From soldier to hot boxing prospect, Sammy Vasquez Jr.’s tour of duty continues in the ring

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All boxers know combat, but Sammy Vasquez Jr. is talking about that of a different kind, the kind waged on bitterly contested streets in place of canvas, the kind where bullets supplant fists.

Sammy Vasquez Jr.

Sammy Vasquez Jr. served in the National Guard from 2003-12 and did two tours of duty in Iraq.

Vasquez was there, as a soldier whose nine years in the National Guard included two tours of Iraq. He was in line for a third, a scenario that the sport in question both put him in and relieved him from.

From war zones to boxing rings, Sammy Vasquez Jr. is a fighter, with the latter enabling him to better cope with the aftermath of the former.

“Boxing definitely helped me out in my serenity,” he says, speaking candidly about the challenges of returning home after serving in a time of war. “It calmed me down because when you first get back, you’re always on point. You have anger built up in you, if somebody looks at you wrong. If you go in Wal-Mart and there’s a bunch of people in there, you’re always looking behind your back because you can’t trust anybody.

“It’s crazy, in a sense,” he continues. “Boxing was a place where I could just unwind, take myself out of the element, relax.”

Relaxation is a state of being seldom associated with the act of punching another man in the face, nor is a sense of calm all that palpable when watching Vasquez do his thing: He’s a kinetic, electric presence in the ring, the kind of guy who comes on like a swarm of bees, with jaw-snapping power in both hands.

As such, the unbeaten Vasquez (18-0, 13 KOs) has become one of boxing’s hottest 147-pound prospects, earning stoppages in eight of his last nine wins.

Next up is his stiffest test yet, against Nigerian knockout artist Wale Omotoso (25-1, 21 KOs) on June 21 at the MGM Grand Garden Arena in Las Vegas, which airs on CBS at 4 p.m. PT/1 p.m. PT.

It all began when Vasquez was 9 years old.

He first picked up boxing in his native Monessen, Pennsylvania, near Pittsburgh, because he was being bullied.

He boxed through high school, but didn’t really view it as a career option at the time, seeking instead to go to college to become an anesthesiologist.

He enrolled in the National Guard to pay for school, but was soon headed to Iraq instead.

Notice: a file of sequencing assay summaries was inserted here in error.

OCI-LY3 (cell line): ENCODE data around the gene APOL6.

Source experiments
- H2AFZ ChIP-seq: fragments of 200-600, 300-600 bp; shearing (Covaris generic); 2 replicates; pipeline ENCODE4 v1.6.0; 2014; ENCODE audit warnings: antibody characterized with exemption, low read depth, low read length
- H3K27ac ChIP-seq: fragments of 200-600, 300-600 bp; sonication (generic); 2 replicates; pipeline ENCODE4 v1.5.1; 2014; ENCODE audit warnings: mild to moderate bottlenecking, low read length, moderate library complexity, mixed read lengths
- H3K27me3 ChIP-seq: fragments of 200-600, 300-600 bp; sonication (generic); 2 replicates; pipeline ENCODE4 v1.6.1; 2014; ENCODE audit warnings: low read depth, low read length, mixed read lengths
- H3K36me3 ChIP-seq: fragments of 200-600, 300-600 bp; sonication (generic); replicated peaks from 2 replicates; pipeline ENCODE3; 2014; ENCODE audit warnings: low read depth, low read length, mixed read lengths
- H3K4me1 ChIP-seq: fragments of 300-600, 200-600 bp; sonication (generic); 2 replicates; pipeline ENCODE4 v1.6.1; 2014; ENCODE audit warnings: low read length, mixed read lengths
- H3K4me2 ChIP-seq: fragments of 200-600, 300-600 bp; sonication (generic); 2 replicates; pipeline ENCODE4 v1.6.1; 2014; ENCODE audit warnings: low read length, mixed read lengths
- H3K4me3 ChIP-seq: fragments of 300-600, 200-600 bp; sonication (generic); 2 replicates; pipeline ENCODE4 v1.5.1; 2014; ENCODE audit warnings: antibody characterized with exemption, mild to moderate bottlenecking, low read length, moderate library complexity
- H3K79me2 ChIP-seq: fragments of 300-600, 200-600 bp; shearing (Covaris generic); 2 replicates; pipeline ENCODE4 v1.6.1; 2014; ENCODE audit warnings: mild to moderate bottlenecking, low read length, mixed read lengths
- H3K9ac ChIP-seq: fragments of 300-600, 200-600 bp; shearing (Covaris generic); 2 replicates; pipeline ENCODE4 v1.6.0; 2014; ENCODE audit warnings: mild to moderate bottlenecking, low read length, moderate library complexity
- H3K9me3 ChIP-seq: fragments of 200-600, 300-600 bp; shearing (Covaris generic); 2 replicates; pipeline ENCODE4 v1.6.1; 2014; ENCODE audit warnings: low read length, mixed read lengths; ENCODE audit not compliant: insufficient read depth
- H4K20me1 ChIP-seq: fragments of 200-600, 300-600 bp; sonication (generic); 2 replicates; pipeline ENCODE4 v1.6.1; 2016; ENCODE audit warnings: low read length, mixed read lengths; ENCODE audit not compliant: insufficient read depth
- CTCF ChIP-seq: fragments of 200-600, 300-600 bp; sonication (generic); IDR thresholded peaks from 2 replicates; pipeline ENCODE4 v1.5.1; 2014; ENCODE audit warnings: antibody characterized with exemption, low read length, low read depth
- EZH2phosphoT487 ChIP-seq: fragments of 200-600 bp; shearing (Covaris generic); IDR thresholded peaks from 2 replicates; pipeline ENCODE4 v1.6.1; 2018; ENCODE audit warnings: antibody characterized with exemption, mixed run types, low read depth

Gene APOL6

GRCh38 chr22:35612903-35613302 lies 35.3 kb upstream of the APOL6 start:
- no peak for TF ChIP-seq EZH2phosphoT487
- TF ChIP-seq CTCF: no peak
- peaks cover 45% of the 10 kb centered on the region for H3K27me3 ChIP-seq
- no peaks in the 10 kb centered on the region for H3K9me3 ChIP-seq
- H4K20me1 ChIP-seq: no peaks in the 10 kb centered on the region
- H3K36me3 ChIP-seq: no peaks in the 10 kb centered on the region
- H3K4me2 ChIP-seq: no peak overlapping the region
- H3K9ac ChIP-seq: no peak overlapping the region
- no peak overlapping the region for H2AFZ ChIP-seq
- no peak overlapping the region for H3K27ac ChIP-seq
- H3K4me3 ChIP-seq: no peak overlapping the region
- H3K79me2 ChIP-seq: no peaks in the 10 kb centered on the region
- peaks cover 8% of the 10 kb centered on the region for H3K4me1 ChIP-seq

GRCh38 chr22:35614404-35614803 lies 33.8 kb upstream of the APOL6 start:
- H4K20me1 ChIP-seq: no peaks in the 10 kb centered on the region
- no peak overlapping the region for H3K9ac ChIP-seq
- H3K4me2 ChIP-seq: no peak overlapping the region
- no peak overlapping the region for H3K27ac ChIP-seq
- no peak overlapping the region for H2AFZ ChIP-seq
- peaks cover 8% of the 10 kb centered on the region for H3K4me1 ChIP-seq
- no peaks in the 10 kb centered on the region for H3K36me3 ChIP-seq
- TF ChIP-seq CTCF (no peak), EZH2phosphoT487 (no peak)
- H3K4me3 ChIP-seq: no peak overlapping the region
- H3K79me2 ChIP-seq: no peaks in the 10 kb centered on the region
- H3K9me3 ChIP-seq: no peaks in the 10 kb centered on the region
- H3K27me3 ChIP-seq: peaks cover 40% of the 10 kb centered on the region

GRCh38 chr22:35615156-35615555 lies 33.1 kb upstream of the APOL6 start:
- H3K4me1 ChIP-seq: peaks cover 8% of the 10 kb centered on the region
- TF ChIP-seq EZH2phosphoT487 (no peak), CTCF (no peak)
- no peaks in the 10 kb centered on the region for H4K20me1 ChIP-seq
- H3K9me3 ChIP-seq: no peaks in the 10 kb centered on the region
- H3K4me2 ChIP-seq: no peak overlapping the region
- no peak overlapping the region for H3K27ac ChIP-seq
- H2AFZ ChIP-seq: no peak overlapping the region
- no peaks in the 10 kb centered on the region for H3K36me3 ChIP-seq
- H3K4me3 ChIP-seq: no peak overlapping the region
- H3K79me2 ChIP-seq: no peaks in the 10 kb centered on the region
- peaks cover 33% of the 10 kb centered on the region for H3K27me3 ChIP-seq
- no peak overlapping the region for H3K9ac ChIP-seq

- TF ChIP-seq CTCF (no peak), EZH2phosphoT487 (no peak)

After fulfilling his military obligations, Vasquez caught the attention of the Army World Class Athlete Program while competing in an amateur tournament in Texas.

They invited him to try out for the team, and if he made it, he could train full time and make boxing his profession.

But in order to do so, he’d have to re-enlist and then earn his place on the All-Army Boxing Team.

If he didn’t make the cut, it was back to Iraq.

“I was like, ‘Damn, that’s a big step,” Vasquez remembers thinking. “My dad asked me, ‘What do you think?’ I said, ‘Let’s do it.’”

It was a gamble, but Vasquez bet on himself and won, earning gold in both the 2010 and 2011 Armed Forces Tournament, medaling in the CISM World Military Games and taking third in the 2012 Olympic trials.

A photo posted by @sammyvasquezjr on

For Vasquez, who now trains out of Colorado Springs, Colorado, where he lives with his wife and kids, his military service is technically completed but something that he’s not really finished with.

He says that he regularly visits VA hospitals to meet with fellow veterans, looking to help them readjust to life back home.

Serving in Iraq gave Vasquez perspective. Plenty of his peers speak of boxing as a life-or-death sport—which it has proven itself to be, from time to time—but it was no sport when Vasquez and his fellow soldiers risked it all on a daily basis.

It was just life or death.

“You wake up thinking, ‘Today might be the day I get blown up. I might get shot at,” Vasquez says, reflecting on his time in Iraq. “I’m blessed to be doing my dream because there’s other people out here who have blown-off legs who can’t even walk anymore or who can’t think right or react to anything because they have a traumatic brain injury.

“Win, lose or draw, I’m coming home, sleeping in my bed,” he says, letting the gravity of his words sink in. “Over there, it’s different.”

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